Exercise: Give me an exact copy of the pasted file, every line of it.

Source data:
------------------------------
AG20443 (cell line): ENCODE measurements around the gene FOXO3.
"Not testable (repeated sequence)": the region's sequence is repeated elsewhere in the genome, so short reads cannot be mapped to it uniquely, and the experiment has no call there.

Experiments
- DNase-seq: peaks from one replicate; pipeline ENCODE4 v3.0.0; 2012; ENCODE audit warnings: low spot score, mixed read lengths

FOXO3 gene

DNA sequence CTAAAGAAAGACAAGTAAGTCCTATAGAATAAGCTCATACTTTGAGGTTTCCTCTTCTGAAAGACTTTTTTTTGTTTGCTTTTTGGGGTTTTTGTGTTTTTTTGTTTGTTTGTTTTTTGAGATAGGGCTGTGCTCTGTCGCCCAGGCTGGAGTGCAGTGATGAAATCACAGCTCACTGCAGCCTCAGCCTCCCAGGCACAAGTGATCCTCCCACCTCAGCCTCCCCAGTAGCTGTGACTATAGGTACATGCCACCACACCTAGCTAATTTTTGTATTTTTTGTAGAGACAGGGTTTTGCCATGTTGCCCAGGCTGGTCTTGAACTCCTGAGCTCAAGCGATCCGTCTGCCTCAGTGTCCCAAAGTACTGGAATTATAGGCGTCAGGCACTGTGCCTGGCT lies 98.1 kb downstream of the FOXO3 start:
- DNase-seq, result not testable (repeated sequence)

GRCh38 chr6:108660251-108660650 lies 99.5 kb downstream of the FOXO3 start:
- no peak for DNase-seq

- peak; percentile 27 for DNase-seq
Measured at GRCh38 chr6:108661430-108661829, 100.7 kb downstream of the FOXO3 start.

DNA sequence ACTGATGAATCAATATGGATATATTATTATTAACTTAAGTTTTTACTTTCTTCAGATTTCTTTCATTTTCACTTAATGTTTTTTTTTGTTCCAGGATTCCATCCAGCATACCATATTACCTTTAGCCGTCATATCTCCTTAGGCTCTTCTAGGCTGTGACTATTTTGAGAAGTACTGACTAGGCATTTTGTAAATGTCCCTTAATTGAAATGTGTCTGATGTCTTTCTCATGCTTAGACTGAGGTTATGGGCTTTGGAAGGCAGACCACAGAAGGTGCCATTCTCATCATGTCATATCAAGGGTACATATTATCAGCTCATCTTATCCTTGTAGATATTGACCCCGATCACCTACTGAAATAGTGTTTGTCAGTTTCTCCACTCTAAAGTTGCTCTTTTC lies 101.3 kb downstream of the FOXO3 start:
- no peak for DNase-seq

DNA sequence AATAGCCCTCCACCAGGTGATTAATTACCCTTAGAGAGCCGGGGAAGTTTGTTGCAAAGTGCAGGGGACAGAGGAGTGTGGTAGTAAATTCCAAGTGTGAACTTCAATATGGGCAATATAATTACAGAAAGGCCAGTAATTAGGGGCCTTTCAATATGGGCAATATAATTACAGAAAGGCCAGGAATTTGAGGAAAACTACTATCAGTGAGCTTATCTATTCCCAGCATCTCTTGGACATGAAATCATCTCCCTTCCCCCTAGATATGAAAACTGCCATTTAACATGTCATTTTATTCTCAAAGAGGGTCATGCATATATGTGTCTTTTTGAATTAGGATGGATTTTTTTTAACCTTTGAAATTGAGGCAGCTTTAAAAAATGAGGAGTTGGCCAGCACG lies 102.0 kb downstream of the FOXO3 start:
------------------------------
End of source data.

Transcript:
AG20443 (cell line): ENCODE measurements around the gene FOXO3.
"Not testable (repeated sequence)": the region's sequence is repeated elsewhere in the genome, so short reads cannot be mapped to it uniquely, and the experiment has no call there.

Experiments
- DNase-seq: peaks from one replicate; pipeline ENCODE4 v3.0.0; 2012; ENCODE audit warnings: low spot score, mixed read lengths

FOXO3 gene

DNA sequence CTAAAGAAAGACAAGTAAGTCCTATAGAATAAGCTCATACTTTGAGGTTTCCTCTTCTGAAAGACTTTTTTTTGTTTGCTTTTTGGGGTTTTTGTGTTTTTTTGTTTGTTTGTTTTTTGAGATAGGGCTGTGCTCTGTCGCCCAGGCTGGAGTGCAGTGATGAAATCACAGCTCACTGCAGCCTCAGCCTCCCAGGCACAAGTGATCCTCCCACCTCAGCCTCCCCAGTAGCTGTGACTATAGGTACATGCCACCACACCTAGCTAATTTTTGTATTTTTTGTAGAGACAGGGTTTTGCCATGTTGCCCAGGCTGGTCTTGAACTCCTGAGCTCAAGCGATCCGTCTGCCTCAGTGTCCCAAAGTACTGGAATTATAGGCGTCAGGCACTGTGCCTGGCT lies 98.1 kb downstream of the FOXO3 start:
- DNase-seq, result not testable (repeated sequence)

GRCh38 chr6:108660251-108660650 lies 99.5 kb downstream of the FOXO3 start:
- no peak for DNase-seq

- peak; percentile 27 for DNase-seq
Measured at GRCh38 chr6:108661430-108661829, 100.7 kb downstream of the FOXO3 start.

DNA sequence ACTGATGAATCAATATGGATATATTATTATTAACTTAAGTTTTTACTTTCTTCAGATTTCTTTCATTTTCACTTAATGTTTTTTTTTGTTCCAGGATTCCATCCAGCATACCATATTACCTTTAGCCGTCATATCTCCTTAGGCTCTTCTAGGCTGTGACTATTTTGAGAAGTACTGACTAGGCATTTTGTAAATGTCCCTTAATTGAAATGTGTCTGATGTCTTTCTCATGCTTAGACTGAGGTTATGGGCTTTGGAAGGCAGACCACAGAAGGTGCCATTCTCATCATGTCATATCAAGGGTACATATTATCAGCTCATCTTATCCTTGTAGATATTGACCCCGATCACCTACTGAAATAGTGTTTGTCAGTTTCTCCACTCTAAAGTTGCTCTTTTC lies 101.3 kb downstream of the FOXO3 start:
- no peak for DNase-seq

DNA sequence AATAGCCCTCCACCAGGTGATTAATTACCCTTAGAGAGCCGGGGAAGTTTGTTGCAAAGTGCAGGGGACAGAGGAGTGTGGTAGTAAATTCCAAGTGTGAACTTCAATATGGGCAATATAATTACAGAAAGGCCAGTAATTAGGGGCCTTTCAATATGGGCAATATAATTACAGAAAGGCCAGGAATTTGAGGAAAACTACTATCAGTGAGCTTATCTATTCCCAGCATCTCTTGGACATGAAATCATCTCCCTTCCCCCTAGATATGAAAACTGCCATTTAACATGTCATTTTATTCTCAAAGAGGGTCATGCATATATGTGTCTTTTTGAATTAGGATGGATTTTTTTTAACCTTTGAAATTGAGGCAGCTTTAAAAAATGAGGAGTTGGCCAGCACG lies 102.0 kb downstream of the FOXO3 start: